And she doesn't think she is strong? Her strength is as brilliant as the sun.

Su's going through genetic testing in the hope that this is not FALS...just an astounding, 1 in 100,000,000 coincidence. Like Dad, she wants, hopes to reassure the rest of us.

She has signed up to go through lab testing for ALS patients in the desire that the studies might help someone else. "It's too late for me," she told me. I can't tell her to hold on to hope. I took Pandora's lesson to heart.

But I fucking want there to be hope.

There is rage in me. Rage that my sister, who finally had a chance to do something special for herself and find her own joy, has had that ripped from her. She is a kind, bright, talented, interesting, snarky, wonderful woman. And she deserves better.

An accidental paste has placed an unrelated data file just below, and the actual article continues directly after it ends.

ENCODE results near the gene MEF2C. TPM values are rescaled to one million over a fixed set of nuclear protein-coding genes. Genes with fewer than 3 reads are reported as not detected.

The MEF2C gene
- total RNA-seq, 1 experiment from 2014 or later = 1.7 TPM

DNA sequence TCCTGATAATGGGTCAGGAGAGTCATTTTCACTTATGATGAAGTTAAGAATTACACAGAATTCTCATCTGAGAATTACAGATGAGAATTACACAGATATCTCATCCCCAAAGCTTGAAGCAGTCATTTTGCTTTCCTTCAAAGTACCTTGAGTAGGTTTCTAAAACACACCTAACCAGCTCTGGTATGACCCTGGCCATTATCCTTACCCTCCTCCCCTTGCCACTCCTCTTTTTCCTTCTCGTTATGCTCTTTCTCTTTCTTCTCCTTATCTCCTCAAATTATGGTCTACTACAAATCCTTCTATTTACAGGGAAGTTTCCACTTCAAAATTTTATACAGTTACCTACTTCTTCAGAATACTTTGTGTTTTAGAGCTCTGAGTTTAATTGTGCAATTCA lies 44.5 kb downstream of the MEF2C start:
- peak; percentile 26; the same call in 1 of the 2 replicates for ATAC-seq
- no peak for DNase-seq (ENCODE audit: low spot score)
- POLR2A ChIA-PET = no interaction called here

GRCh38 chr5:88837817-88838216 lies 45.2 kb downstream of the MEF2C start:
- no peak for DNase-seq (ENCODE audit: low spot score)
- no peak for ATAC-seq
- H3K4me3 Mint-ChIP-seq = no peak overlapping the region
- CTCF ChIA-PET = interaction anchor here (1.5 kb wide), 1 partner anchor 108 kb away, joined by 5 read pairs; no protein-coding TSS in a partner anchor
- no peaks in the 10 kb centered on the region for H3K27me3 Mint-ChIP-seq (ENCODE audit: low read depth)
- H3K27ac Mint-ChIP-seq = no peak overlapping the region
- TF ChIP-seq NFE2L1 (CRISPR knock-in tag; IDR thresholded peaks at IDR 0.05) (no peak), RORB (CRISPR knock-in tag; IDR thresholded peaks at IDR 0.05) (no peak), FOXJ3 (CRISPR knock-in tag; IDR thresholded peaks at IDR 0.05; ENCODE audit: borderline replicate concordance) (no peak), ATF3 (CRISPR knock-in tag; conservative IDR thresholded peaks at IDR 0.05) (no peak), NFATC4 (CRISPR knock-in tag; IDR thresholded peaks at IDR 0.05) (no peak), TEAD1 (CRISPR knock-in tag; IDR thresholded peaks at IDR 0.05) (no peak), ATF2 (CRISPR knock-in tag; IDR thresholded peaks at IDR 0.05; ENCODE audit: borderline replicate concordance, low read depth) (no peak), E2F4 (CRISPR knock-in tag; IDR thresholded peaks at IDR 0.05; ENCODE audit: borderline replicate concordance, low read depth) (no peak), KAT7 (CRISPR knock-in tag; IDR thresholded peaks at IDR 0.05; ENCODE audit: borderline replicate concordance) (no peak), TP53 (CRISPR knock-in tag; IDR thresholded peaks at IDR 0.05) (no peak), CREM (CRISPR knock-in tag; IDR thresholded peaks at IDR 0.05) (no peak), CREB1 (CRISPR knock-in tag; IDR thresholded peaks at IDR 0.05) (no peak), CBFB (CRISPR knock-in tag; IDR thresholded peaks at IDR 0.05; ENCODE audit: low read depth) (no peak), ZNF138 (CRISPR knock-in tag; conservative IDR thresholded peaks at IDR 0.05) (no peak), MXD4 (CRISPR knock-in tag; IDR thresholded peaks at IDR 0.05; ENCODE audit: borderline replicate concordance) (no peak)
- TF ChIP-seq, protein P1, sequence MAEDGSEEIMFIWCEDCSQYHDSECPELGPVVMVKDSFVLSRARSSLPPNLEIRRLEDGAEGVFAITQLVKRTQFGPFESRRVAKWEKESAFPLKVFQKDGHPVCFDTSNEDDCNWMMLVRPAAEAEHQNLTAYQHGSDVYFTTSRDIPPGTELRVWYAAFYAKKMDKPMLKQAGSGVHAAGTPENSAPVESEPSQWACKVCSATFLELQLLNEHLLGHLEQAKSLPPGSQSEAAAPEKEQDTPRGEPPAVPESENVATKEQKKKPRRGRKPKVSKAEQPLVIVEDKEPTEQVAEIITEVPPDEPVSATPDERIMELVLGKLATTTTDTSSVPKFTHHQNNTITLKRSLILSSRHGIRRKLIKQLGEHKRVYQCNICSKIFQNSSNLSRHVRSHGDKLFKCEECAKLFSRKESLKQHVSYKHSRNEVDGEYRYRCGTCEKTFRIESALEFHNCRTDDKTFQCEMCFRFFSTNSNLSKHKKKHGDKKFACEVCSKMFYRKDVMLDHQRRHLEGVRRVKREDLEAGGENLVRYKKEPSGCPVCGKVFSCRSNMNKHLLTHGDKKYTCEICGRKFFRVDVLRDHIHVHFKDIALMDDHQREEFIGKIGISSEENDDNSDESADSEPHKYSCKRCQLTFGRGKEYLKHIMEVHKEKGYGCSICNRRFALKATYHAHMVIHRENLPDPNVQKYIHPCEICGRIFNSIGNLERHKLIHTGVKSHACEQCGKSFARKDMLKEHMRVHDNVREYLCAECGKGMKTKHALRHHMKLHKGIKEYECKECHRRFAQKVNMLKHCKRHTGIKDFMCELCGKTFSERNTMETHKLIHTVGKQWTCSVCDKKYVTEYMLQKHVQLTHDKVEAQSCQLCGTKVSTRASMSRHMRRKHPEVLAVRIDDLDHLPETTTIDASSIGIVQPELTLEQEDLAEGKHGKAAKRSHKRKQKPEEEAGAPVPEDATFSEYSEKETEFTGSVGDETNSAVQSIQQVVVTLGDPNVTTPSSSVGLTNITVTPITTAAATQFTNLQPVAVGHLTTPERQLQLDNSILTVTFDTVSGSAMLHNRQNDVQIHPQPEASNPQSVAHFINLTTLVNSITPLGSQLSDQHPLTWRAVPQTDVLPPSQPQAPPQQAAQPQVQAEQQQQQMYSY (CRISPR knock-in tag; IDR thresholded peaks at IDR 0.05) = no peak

The week before Mom died, Su bought them a cat. He was a full-bred Russian Blue who had the misfortune of having a tiny white tuft of hair on his chest and eyes that weren't quite green enough for his breeder.

At the advice of my Aunt Judie, she named him Mischa: a Russian name for a Russian cat.

This week, I took the cat away. He's somewhere in the house, getting over the freakiness of going 700 miles yesterday. Of being ripped from his human.

Su wanted him to have a good home. Her mobility issues are making it hard for her to care for him, and she knows it will get harder, worse. So she opted to cut the cord now, knowing how much it would hurt them both.

I drove away from Ohio and left her alone. With no companionship. Because she wanted it that way. Because I'm very fond of Mischa and will give him a good home. And because I love my sister very, very much.

She has more strength, more courage in the face of this crap disease, than I would have. Hell, more than most people would have.